ERIC Number: ED135254
Record Type: RIE
Publication Date: 1976-Dec
Reference Count: 0
When [+Native] Is [-Favorable]. Lektos: Interdisciplinary Working Papers in Language Sciences, Special Issue.
This paper discusses the need for foreign language students to develop positive attitudes about regional and social dialect variation, while learning dialectal patterns that will best facilitate their widest acceptance into a community of target language speakers. The latter issue was tested in a study in which native speakers of American English rated voices according to personality traits. Two of the four diagnostic voices were native speakers of American English, one with no pronounced regional or class grammatical markers, the other with strong east-Texas pronunciation and accompanying grammatical markers. Two other voices were both native speakers of Jordanian Arabic, one devoid of American English regional markers and the other having them. By far the greatest number of negative evaluations went to the Jordanian Arabic speaker who used many American English regionalisms. In order to develop linguistically defensible attitudes in their students, language teachers must be familiar with regional markers. Methods to develop sensitivity to language variation include using novels and other popular reading materials, having the students bring their own examples, and having students paraphrase examples as an exercise in style-shifting. (Author/CLK)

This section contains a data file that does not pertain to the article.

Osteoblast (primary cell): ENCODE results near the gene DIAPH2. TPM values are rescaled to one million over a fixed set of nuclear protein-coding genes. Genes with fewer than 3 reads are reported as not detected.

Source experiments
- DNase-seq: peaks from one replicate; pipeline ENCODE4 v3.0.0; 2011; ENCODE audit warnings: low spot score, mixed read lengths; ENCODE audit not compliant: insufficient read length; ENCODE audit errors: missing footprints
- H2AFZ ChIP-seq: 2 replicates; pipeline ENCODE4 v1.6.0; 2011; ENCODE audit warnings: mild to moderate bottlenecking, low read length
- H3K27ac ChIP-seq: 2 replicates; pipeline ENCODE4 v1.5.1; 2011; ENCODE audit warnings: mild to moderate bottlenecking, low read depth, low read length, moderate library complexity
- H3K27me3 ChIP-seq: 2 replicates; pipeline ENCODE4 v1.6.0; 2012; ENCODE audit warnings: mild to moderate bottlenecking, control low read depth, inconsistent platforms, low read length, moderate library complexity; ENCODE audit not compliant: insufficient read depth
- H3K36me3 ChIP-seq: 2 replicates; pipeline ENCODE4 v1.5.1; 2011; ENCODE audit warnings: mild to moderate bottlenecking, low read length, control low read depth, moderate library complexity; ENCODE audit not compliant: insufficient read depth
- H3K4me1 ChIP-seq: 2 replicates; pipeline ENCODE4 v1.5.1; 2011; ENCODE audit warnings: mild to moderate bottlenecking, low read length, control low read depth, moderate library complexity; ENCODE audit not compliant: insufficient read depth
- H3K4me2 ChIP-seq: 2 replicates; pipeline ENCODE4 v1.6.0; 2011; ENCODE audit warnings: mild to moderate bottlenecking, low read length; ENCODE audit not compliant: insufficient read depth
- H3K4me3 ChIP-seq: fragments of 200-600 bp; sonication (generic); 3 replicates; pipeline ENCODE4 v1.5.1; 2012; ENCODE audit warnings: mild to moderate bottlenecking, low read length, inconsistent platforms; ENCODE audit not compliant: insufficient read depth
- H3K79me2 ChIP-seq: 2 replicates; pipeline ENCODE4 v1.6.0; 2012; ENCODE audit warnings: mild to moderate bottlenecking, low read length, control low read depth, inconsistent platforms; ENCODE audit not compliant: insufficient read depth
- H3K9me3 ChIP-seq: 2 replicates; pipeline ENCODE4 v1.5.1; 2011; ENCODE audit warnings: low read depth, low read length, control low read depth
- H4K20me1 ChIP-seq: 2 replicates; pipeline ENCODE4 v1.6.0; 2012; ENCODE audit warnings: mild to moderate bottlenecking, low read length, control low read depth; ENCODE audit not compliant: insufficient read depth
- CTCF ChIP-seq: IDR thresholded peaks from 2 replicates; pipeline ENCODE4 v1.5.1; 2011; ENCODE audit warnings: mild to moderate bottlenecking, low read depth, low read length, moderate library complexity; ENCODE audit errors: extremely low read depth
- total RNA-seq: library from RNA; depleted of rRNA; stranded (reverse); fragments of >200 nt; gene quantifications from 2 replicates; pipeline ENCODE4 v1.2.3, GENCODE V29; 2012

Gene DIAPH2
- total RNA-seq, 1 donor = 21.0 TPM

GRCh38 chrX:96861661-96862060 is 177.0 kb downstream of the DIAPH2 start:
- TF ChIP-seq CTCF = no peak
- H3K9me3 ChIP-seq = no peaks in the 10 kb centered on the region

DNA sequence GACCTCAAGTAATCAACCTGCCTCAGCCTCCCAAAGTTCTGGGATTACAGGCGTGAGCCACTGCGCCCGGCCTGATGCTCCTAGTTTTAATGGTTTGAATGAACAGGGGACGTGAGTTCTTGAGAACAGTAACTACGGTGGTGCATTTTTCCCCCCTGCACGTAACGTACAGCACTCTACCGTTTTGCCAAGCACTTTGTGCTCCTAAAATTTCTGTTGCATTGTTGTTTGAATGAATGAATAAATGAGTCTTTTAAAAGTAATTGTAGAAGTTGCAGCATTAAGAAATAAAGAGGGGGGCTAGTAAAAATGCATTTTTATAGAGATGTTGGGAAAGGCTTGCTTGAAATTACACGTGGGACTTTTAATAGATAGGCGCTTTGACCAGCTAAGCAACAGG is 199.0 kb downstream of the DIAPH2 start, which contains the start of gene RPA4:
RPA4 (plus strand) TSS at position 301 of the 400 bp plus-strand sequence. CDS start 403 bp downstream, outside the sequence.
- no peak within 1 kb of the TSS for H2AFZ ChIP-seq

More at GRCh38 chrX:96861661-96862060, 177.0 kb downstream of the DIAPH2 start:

Descriptors: Communicative Competence (Languages), Dialect Studies, English (Second Language), Instructional Materials, Language Attitudes, Language Instruction, Language Styles, Language Teachers, Language Usage, Language Variation, Native Speakers, North American English, Regional Dialects, Second Language Learning, Sociolinguistics
University of Louisville, Interdisciplinary Program in Linguistics, Room 214 Humanities, Louisville, Kentucky 40208 ($2.00 for the issue)
Publication Type: Speeches/Meeting Papers
Education Level: N/A
Authoring Institution: Louisville Univ., KY. Interdisciplinary Program in Linguistics.
Note: Paper presented at the convention of the Modern Language Association (New York, New York, December 26-30, 1976). For related documents, see FL 008 427-430